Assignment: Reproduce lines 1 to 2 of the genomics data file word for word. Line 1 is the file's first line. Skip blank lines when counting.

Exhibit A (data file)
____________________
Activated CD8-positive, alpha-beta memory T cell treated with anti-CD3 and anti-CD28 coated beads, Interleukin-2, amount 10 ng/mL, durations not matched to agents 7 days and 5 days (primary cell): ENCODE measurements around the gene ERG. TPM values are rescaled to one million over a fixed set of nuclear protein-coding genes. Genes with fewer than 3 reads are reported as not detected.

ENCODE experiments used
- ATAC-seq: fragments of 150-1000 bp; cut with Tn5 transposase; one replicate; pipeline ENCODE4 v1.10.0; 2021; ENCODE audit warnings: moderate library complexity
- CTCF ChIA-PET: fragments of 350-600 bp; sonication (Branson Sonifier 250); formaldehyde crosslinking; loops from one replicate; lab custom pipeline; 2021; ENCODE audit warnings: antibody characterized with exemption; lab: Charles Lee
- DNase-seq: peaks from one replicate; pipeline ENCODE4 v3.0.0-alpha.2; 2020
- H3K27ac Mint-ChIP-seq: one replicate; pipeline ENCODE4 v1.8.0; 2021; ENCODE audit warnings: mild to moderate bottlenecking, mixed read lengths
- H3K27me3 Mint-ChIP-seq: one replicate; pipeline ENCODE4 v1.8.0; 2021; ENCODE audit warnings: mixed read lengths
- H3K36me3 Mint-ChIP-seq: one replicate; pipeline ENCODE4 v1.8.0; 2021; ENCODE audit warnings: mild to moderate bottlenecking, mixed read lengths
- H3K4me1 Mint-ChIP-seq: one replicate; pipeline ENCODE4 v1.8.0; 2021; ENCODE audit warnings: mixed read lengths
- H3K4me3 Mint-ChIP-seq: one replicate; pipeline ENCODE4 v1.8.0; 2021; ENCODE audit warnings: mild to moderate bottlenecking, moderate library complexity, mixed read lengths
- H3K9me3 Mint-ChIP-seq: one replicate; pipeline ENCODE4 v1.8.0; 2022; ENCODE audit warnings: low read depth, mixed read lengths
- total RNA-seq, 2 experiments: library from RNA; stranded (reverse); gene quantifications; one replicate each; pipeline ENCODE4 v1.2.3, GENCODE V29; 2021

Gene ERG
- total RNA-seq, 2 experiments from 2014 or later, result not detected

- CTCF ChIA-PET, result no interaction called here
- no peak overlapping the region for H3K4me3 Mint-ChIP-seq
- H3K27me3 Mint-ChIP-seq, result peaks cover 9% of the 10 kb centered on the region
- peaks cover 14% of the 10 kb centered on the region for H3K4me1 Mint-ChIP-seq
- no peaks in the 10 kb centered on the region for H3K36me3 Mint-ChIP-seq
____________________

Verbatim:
Activated CD8-positive, alpha-beta memory T cell treated with anti-CD3 and anti-CD28 coated beads, Interleukin-2, amount 10 ng/mL, durations not matched to agents 7 days and 5 days (primary cell): ENCODE measurements around the gene ERG. TPM values are rescaled to one million over a fixed set of nuclear protein-coding genes. Genes with fewer than 3 reads are reported as not detected.

ENCODE experiments used